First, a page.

Recommendation 27

Promoting effective enforcement

The healthcare systems regulator should promote effective enforcement by: use of a low threshold of suspicion; no tolerance of non-compliance with fundamental standards; and allowing no place for favourable assumptions, unless there is evidence showing that suspicions are ill-founded or that deficiencies have been remedied. It requires a focus on identifying what is wrong, not on praising what is right.

The Care Quality Commission’s new approach to inspection includes clearly recognising and encouraging high quality care through ratings which will highlight outstanding practice. But where it identifies concerns, the Care Quality Commission will also have the ability to act swiftly and firmly on it.

The Department of Health will consult shortly on new regulations which will make clearer the fundamental standards of care, and enable enforcement against them without a prior warning notice. Subject to parliamentary approval, the regulations will come into force during 2014. The Care Quality Commission will consult on a new enforcement policy for all sectors, making clear how any breach of the fundamental standards of care will be acted upon, so that these new regulations can be enforced effectively as they come into effect. Through its policies, the Care Quality Commission will ensure its actions are as transparent and understandable to the public as possible, and that information is made available about providers subject to enforcement.

For NHS Trusts and NHS Foundation Trusts there is a single failure regime to ensure that the various means of holding NHS providers to account for failures of finance or governance are equally available for failures of quality. It ensures that the Chief Inspector of Hospitals’ concerns trigger action by commissioners, the NHS Trust Development Authority or Monitor, rather than the Care Quality Commission acting alone. The action triggered includes credible strong sanctions, such as a managed process for placing a provider into administration and reconfiguring its services.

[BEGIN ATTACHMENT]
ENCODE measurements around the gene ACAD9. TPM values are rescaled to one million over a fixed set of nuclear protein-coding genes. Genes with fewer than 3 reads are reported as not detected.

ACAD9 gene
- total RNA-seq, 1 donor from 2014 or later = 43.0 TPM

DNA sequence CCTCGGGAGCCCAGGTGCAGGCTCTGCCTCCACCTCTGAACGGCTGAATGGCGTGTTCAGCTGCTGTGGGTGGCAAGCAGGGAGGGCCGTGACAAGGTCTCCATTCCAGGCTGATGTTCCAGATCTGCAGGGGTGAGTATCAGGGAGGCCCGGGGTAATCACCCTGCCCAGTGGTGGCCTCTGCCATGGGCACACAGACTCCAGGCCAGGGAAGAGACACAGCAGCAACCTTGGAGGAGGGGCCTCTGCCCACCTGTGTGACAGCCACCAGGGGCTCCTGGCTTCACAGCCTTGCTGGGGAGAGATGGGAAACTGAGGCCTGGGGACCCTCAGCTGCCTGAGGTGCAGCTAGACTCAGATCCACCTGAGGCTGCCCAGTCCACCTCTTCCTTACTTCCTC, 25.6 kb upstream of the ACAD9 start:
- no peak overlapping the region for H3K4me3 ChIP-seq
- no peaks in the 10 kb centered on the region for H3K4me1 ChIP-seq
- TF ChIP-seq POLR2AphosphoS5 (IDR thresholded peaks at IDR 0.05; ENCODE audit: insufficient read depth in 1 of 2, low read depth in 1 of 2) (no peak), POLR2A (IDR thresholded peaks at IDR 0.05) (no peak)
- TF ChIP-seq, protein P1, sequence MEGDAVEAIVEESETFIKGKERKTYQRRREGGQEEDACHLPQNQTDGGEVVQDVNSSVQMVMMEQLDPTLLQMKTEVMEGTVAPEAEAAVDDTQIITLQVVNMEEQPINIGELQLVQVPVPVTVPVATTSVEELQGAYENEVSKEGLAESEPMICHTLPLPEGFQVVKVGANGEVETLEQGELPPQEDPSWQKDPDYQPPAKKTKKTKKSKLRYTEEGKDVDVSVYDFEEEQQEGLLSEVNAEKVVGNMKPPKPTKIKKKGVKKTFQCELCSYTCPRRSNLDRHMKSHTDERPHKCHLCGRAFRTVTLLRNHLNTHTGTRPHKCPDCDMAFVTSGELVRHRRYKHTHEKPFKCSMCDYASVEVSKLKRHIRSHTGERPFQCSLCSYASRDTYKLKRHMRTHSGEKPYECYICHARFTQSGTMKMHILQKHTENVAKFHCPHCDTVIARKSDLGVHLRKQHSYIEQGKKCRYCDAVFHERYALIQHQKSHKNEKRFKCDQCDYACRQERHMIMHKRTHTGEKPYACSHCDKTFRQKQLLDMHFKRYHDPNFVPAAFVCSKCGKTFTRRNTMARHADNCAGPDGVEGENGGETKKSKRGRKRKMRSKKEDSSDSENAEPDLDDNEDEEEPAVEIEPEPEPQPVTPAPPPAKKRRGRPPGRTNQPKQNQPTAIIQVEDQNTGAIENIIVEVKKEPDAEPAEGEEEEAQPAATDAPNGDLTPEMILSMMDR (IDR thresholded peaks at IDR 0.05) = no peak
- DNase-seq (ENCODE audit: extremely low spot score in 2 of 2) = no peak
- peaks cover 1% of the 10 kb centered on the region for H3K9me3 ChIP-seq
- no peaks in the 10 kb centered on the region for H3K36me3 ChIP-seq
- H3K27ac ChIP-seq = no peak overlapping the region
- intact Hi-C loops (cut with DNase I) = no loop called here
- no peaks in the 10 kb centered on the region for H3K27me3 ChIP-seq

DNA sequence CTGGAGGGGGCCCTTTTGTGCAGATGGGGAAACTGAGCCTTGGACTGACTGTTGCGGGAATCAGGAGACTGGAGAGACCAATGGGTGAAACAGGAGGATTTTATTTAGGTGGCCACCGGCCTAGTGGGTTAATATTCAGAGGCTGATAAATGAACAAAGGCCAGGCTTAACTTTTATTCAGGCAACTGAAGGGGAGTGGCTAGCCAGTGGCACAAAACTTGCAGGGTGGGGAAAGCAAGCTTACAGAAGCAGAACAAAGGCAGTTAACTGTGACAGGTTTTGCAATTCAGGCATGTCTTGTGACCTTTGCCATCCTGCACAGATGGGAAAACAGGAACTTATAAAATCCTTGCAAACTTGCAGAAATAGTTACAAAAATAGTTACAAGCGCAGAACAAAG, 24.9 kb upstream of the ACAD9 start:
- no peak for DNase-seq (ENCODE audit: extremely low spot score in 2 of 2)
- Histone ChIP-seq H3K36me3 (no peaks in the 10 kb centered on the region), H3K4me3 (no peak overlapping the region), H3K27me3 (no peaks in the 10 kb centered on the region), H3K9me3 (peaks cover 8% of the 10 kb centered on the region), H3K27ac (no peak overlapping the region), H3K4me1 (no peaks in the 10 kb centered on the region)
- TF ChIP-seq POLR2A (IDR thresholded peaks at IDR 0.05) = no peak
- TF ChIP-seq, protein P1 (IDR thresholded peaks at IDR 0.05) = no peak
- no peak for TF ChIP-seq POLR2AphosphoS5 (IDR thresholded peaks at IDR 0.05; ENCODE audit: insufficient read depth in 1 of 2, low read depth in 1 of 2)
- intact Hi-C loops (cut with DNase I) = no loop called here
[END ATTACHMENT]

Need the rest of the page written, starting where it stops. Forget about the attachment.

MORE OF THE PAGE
While this new approach to effective action in the NHS has already started, it will be further underpinned by legislation upon adoption of the Care Bill, currently before Parliament. The new legislation will strengthen the current administrative arrangements and give a statutory basis for the means by which, through the Chief Inspector, the Care Quality Commission refers a foundation trust to Monitor for intervention.


New Fundamental Standards regulations come into force for all providers of health and social care in April 2015. The Care Act 2014, which received Royal Assent in May 2014, created an additional form of warning notice specifically for NHS trusts and foundation trusts, which the Care Quality Commission can issue when it judges that a trust requires significant improvement. This warning notice can lead to the provider entering the failure regime and is intended to come into force at the same time as the fundamental standards are introduced.

Special measures will apply to NHS trusts and foundation trusts that have serious failures in quality of care and where there are concerns that existing leadership cannot make the necessary improvements without support. NHS trusts are put into special measures by the NHS Trust Development Authority while foundations trusts will be put into special measures by Monitor.

Generally, this happens following a recommendation by Professor Sir Mike Richards, Chief Inspector of Hospitals. In May 2014, the Care Quality Commission, Monitor and the NHS Trust Development Authority published joint guidance on how the special measures programme works for NHS trusts and Foundation Trusts.  The guidance explains why a trust would be placed in special measures, what happens during the special measures period, the roles and responsibilities of the Trust, the Care Quality Commission, Monitor and the NHS Trust Development Authority, and how trusts exit special measures.